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Canada privacy commissioner wants feedback on new biometric data processing guidelines

Canada privacy commissioner wants feedback on new biometric data processing guidelines

The Office of the Privacy Commissioner of Canada (OPC) is seeking help with some biometric housekeeping as it rolls out new guidelines on how to responsibly handle and process biometric information. In a formal announcement, the OPC put out a call for feedback on the draft documents from stakeholders in the biometrics sector, in a move to bring its published guidelines in line with the contemporary realities of cybersecurity, fraud and digital ID.

Commissioner Philippe Dufresne says the existing guidelines, published in 2011, are out of date. “From police use of facial recognition technology to a telecommunications company (Rogers Inc.) that did not obtain consent for its voiceprint authentication program, the use of biometrics is surfacing more frequently in our investigative work,” says Dufresne. He lists facial recognition, voice recognition and other biometric systems as examples of technology that have grown beyond the scope of the old guidelines. “This field is growing at a rapid pace and we recognize the need for guidance to help organizations ensure that they use these technologies in a privacy-protective way. This is why we are now reaching out to stakeholders, including the public, for input.”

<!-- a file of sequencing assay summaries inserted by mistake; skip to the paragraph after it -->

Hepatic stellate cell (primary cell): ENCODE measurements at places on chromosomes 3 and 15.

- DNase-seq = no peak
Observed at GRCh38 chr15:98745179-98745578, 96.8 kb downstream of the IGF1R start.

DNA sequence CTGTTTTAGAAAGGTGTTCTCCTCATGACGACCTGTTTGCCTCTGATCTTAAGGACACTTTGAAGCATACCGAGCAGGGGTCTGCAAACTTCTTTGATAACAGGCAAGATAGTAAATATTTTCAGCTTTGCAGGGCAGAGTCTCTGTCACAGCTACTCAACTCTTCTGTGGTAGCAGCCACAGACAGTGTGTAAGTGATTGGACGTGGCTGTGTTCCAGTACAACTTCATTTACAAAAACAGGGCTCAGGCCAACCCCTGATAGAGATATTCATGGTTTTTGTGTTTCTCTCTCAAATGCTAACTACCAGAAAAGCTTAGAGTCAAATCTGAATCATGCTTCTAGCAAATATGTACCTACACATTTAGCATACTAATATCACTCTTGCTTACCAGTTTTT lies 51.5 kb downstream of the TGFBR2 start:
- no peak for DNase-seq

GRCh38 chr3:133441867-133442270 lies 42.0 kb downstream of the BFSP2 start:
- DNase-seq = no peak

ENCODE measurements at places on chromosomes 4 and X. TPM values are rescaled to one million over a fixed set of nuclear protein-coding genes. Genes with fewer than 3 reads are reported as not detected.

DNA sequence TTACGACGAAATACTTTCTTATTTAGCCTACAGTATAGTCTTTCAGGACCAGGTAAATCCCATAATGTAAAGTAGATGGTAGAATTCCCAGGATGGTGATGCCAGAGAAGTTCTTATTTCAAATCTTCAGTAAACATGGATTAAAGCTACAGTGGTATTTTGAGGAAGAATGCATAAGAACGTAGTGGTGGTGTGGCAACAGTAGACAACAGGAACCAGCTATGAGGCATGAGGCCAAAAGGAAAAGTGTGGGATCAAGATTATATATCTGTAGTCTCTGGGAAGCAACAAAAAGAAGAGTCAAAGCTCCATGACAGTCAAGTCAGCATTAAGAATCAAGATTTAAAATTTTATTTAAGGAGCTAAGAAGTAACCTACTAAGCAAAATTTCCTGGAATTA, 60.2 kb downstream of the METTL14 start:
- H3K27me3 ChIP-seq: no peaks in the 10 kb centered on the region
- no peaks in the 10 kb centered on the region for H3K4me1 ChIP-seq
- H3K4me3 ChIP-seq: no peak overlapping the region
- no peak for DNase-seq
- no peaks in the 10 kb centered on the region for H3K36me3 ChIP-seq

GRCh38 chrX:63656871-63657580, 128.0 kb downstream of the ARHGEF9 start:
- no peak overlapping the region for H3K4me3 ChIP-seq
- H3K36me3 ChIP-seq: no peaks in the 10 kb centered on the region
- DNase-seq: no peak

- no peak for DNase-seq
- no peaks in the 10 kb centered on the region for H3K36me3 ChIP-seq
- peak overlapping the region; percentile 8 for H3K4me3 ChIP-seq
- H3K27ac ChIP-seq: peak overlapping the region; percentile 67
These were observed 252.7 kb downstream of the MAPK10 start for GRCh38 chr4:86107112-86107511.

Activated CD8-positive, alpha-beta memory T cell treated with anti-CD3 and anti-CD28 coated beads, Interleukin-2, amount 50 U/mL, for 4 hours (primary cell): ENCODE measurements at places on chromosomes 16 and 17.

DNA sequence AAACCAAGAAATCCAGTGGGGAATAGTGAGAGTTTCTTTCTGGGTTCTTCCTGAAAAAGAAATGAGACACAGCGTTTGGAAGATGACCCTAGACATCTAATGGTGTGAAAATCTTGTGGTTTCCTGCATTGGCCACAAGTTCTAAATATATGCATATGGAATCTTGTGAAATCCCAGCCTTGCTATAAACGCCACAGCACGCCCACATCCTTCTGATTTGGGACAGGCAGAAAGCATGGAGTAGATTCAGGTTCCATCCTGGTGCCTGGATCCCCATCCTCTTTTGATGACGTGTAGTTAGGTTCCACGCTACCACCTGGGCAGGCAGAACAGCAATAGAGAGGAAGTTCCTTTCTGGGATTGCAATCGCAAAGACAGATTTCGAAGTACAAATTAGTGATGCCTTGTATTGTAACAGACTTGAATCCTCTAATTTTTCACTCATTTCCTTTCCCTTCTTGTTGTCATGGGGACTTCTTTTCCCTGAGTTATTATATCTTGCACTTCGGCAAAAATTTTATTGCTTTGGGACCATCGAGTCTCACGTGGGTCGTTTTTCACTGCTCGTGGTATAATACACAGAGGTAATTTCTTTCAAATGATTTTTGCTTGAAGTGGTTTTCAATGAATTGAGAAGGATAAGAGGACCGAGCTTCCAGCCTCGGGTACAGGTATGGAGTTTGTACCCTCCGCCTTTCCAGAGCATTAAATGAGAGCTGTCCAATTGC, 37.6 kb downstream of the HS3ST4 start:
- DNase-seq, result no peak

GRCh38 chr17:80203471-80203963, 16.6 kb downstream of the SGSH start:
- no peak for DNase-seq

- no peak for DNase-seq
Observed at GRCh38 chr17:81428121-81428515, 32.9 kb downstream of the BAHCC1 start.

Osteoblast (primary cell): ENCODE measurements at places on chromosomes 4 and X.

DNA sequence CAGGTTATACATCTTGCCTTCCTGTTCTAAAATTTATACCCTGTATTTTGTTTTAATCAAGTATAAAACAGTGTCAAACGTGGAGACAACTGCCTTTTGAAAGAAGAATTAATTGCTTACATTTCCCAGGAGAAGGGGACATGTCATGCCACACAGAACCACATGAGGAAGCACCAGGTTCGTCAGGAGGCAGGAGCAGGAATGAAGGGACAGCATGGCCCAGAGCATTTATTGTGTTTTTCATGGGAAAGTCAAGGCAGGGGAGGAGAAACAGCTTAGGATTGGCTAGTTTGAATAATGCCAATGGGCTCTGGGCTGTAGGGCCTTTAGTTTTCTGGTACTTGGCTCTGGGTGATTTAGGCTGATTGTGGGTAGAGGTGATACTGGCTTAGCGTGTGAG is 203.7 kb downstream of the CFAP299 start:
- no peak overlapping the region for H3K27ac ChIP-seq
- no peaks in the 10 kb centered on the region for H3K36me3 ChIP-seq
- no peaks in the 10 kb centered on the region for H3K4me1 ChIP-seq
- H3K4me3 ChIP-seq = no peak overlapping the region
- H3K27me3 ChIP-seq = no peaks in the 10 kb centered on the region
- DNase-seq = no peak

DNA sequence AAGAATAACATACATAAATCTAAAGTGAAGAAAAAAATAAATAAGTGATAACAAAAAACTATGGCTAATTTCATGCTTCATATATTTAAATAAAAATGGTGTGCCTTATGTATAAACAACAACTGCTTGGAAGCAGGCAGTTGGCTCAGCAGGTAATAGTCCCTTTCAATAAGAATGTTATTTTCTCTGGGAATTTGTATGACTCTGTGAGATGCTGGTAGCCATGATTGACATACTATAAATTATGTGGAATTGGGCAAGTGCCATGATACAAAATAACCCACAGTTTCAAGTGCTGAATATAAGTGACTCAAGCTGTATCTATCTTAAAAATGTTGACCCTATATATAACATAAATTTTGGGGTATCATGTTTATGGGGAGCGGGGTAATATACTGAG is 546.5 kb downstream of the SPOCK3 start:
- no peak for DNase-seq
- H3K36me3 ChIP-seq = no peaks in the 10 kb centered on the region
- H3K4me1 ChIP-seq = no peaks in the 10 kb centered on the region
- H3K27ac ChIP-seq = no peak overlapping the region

Two draft documents, one covering private-sector privacy risks under the Personal Information Protection and Electronic Documents Act (PIPEDA) and the other addressing the Privacy Act governing federal institutions, are available for download on the OPC’s website. Feedback is due by January 12, 2024. Broadly, the draft guidelines cover issues including using biometrics for an appropriate purpose, obtaining the necessary consents and abstaining from “profiling or categorization that leads to unfair, unethical, or discriminatory treatment contrary to human rights law.”

They come with “Musts” (must use authentication before ID, must delete biometric information on request) and “Shoulds” (should seek to keep the template in the individual’s control, should use active versus passive biometrics). The draft guidance for federal institutions makes specific mention of the case of the RCMP using a system provided by Clearview AI for facial recognition, which it says constituted a breach of the Privacy Act . “We determined that the company’s online scraping of images and creation of biometric facial recognition arrays from them represented mass identification and surveillance of individuals,” it says.

More information on the call for consultation is available here.

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